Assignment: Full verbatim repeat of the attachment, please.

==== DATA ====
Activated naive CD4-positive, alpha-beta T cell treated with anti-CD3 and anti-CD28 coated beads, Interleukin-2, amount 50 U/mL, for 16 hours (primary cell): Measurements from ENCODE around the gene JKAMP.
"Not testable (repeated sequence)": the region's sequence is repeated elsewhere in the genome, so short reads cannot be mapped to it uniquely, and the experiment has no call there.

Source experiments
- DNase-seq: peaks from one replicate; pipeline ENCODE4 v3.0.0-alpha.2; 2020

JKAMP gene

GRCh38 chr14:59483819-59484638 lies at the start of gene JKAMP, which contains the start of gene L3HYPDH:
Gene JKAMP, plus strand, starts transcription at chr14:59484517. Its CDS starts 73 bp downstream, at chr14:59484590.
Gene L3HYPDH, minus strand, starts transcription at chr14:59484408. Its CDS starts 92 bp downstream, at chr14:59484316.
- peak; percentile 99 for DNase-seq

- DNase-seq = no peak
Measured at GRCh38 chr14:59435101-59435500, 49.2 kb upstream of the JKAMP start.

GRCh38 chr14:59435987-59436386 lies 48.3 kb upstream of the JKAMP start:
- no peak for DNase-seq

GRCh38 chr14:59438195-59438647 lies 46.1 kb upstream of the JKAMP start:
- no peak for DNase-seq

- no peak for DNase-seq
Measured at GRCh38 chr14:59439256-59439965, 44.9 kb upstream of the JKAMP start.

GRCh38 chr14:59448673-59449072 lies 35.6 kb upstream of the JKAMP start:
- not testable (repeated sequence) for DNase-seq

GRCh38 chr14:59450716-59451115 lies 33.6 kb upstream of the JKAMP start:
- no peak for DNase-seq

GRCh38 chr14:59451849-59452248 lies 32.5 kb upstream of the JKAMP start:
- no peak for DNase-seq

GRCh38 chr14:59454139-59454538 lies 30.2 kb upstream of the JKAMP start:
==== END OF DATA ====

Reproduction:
Activated naive CD4-positive, alpha-beta T cell treated with anti-CD3 and anti-CD28 coated beads, Interleukin-2, amount 50 U/mL, for 16 hours (primary cell): Measurements from ENCODE around the gene JKAMP.
"Not testable (repeated sequence)": the region's sequence is repeated elsewhere in the genome, so short reads cannot be mapped to it uniquely, and the experiment has no call there.

Source experiments
- DNase-seq: peaks from one replicate; pipeline ENCODE4 v3.0.0-alpha.2; 2020

JKAMP gene

GRCh38 chr14:59483819-59484638 lies at the start of gene JKAMP, which contains the start of gene L3HYPDH:
Gene JKAMP, plus strand, starts transcription at chr14:59484517. Its CDS starts 73 bp downstream, at chr14:59484590.
Gene L3HYPDH, minus strand, starts transcription at chr14:59484408. Its CDS starts 92 bp downstream, at chr14:59484316.
- peak; percentile 99 for DNase-seq

- DNase-seq = no peak
Measured at GRCh38 chr14:59435101-59435500, 49.2 kb upstream of the JKAMP start.

GRCh38 chr14:59435987-59436386 lies 48.3 kb upstream of the JKAMP start:
- no peak for DNase-seq

GRCh38 chr14:59438195-59438647 lies 46.1 kb upstream of the JKAMP start:
- no peak for DNase-seq

- no peak for DNase-seq
Measured at GRCh38 chr14:59439256-59439965, 44.9 kb upstream of the JKAMP start.

GRCh38 chr14:59448673-59449072 lies 35.6 kb upstream of the JKAMP start:
- not testable (repeated sequence) for DNase-seq

GRCh38 chr14:59450716-59451115 lies 33.6 kb upstream of the JKAMP start:
- no peak for DNase-seq

GRCh38 chr14:59451849-59452248 lies 32.5 kb upstream of the JKAMP start:
- no peak for DNase-seq

GRCh38 chr14:59454139-59454538 lies 30.2 kb upstream of the JKAMP start: